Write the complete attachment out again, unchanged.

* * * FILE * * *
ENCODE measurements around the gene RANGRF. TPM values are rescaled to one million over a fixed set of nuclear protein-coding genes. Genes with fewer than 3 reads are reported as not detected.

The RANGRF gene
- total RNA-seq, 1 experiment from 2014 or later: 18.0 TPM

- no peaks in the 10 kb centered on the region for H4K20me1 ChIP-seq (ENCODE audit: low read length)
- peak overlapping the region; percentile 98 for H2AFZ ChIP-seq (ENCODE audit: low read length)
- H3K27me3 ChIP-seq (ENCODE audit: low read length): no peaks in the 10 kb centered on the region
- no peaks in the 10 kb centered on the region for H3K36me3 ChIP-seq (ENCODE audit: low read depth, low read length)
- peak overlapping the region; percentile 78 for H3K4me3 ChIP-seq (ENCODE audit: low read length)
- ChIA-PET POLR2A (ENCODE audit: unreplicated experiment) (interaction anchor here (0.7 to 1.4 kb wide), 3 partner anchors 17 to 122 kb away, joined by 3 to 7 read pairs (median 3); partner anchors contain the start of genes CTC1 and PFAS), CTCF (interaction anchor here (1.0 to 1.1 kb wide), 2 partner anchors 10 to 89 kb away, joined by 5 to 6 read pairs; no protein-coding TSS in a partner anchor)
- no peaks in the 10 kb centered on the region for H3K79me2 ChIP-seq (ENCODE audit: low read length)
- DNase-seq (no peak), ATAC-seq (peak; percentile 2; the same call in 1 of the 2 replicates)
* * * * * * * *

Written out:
ENCODE measurements around the gene RANGRF. TPM values are rescaled to one million over a fixed set of nuclear protein-coding genes. Genes with fewer than 3 reads are reported as not detected.

The RANGRF gene
- total RNA-seq, 1 experiment from 2014 or later: 18.0 TPM

- no peaks in the 10 kb centered on the region for H4K20me1 ChIP-seq (ENCODE audit: low read length)
- peak overlapping the region; percentile 98 for H2AFZ ChIP-seq (ENCODE audit: low read length)
- H3K27me3 ChIP-seq (ENCODE audit: low read length): no peaks in the 10 kb centered on the region
- no peaks in the 10 kb centered on the region for H3K36me3 ChIP-seq (ENCODE audit: low read depth, low read length)
- peak overlapping the region; percentile 78 for H3K4me3 ChIP-seq (ENCODE audit: low read length)
- ChIA-PET POLR2A (ENCODE audit: unreplicated experiment) (interaction anchor here (0.7 to 1.4 kb wide), 3 partner anchors 17 to 122 kb away, joined by 3 to 7 read pairs (median 3); partner anchors contain the start of genes CTC1 and PFAS), CTCF (interaction anchor here (1.0 to 1.1 kb wide), 2 partner anchors 10 to 89 kb away, joined by 5 to 6 read pairs; no protein-coding TSS in a partner anchor)
- no peaks in the 10 kb centered on the region for H3K79me2 ChIP-seq (ENCODE audit: low read length)
- DNase-seq (no peak), ATAC-seq (peak; percentile 2; the same call in 1 of the 2 replicates)